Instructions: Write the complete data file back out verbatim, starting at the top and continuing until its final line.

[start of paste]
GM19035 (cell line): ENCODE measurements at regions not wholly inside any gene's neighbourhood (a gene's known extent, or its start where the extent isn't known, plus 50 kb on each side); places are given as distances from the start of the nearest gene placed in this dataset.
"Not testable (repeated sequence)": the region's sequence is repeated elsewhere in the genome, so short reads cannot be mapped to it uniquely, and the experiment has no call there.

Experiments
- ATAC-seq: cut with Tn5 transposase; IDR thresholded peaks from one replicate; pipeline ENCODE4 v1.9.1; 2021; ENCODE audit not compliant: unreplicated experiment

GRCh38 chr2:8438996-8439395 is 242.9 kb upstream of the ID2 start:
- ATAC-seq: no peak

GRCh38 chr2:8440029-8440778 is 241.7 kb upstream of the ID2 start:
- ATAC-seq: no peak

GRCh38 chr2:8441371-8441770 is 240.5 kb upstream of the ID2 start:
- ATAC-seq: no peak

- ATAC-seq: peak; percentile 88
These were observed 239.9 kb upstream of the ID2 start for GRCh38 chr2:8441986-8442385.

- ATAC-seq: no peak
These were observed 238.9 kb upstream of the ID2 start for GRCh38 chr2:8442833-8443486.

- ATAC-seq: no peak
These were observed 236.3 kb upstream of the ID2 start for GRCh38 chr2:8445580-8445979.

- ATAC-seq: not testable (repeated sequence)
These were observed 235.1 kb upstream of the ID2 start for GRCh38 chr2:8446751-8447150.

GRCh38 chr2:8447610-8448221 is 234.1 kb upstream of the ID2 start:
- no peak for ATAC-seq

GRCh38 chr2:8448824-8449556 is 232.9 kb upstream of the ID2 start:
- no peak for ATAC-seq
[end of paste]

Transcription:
GM19035 (cell line): ENCODE measurements at regions not wholly inside any gene's neighbourhood (a gene's known extent, or its start where the extent isn't known, plus 50 kb on each side); places are given as distances from the start of the nearest gene placed in this dataset.
"Not testable (repeated sequence)": the region's sequence is repeated elsewhere in the genome, so short reads cannot be mapped to it uniquely, and the experiment has no call there.

Experiments
- ATAC-seq: cut with Tn5 transposase; IDR thresholded peaks from one replicate; pipeline ENCODE4 v1.9.1; 2021; ENCODE audit not compliant: unreplicated experiment

GRCh38 chr2:8438996-8439395 is 242.9 kb upstream of the ID2 start:
- ATAC-seq: no peak

GRCh38 chr2:8440029-8440778 is 241.7 kb upstream of the ID2 start:
- ATAC-seq: no peak

GRCh38 chr2:8441371-8441770 is 240.5 kb upstream of the ID2 start:
- ATAC-seq: no peak

- ATAC-seq: peak; percentile 88
These were observed 239.9 kb upstream of the ID2 start for GRCh38 chr2:8441986-8442385.

- ATAC-seq: no peak
These were observed 238.9 kb upstream of the ID2 start for GRCh38 chr2:8442833-8443486.

- ATAC-seq: no peak
These were observed 236.3 kb upstream of the ID2 start for GRCh38 chr2:8445580-8445979.

- ATAC-seq: not testable (repeated sequence)
These were observed 235.1 kb upstream of the ID2 start for GRCh38 chr2:8446751-8447150.

GRCh38 chr2:8447610-8448221 is 234.1 kb upstream of the ID2 start:
- no peak for ATAC-seq

GRCh38 chr2:8448824-8449556 is 232.9 kb upstream of the ID2 start:
- no peak for ATAC-seq